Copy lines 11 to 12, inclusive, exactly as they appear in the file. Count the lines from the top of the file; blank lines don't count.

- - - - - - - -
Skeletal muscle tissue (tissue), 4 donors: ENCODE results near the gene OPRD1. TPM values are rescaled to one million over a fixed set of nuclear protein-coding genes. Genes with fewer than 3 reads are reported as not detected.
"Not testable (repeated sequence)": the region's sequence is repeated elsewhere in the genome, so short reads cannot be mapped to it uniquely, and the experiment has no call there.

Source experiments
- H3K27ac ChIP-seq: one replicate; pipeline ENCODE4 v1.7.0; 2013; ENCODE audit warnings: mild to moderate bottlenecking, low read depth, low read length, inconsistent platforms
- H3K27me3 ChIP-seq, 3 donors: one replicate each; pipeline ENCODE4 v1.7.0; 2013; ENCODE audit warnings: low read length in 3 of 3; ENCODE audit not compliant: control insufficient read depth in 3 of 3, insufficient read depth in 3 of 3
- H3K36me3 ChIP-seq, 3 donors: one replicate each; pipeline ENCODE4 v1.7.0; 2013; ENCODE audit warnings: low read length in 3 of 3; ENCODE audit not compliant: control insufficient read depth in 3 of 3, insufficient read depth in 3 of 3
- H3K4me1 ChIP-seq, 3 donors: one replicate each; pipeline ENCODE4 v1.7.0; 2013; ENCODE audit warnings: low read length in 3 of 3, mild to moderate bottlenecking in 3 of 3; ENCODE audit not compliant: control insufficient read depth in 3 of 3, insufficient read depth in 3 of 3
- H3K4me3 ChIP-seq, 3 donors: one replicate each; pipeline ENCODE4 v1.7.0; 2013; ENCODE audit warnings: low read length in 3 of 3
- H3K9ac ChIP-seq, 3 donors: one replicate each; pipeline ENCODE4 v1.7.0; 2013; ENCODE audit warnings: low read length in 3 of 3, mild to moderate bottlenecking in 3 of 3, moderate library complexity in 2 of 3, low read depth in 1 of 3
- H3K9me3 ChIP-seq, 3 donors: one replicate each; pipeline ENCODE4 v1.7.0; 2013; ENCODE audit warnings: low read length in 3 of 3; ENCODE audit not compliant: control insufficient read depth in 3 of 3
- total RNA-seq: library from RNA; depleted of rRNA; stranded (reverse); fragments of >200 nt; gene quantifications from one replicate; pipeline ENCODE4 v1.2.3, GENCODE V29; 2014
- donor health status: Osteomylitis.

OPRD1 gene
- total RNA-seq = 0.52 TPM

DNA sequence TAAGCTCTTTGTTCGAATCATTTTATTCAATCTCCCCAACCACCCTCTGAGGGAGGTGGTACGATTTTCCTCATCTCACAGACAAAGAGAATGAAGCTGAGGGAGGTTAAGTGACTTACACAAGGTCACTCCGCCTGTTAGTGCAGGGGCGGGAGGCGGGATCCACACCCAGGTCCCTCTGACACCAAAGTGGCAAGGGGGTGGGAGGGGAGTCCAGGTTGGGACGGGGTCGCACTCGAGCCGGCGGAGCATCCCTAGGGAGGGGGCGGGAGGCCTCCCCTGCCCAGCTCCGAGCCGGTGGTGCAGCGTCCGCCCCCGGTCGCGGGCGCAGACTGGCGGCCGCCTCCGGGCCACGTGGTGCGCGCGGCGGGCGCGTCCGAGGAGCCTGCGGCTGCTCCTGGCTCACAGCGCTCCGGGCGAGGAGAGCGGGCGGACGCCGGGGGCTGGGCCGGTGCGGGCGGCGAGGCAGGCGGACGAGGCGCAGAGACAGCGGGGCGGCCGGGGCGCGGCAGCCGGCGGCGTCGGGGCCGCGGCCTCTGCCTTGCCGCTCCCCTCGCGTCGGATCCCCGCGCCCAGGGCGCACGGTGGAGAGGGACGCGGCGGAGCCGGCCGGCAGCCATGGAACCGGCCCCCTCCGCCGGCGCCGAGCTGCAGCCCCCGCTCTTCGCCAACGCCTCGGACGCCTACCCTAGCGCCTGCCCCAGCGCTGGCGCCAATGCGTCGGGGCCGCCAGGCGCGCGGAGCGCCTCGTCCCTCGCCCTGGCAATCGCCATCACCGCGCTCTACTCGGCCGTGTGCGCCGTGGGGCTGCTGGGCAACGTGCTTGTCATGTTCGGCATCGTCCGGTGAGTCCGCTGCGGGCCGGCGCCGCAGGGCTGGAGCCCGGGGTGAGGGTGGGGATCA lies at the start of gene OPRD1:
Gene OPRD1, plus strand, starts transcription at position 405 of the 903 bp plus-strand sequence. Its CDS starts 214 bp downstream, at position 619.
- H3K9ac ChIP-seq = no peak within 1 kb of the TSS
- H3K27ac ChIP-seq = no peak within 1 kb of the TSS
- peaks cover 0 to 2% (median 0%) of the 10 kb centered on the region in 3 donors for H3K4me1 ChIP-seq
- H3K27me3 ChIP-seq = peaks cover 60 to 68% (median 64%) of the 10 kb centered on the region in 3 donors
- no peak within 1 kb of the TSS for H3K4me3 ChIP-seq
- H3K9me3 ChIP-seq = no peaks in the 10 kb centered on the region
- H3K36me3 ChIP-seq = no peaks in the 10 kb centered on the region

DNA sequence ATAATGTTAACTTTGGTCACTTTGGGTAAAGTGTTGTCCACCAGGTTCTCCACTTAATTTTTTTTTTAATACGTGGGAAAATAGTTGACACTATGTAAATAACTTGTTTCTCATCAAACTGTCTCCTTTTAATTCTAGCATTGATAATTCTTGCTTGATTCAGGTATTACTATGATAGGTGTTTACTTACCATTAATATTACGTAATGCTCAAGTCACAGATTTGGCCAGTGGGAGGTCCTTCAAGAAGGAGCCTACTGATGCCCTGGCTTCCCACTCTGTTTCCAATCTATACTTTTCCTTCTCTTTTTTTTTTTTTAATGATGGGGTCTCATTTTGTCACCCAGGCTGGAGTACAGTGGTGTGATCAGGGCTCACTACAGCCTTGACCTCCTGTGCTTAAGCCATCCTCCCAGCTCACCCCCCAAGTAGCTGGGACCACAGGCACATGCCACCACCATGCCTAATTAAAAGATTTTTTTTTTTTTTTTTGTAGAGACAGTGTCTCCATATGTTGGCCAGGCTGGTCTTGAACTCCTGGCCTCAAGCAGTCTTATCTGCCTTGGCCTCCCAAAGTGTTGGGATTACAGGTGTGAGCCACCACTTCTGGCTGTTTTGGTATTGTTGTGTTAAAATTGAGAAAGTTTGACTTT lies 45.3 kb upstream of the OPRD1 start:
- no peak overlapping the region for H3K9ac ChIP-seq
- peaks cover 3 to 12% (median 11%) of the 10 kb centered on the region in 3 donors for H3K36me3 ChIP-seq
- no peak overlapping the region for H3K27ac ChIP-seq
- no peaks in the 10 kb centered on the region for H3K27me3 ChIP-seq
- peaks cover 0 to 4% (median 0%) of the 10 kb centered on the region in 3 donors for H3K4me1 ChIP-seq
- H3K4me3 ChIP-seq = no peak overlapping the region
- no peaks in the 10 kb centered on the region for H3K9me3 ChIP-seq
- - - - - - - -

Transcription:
- total RNA-seq: library from RNA; depleted of rRNA; stranded (reverse); fragments of >200 nt; gene quantifications from one replicate; pipeline ENCODE4 v1.2.3, GENCODE V29; 2014
- donor health status: Osteomylitis.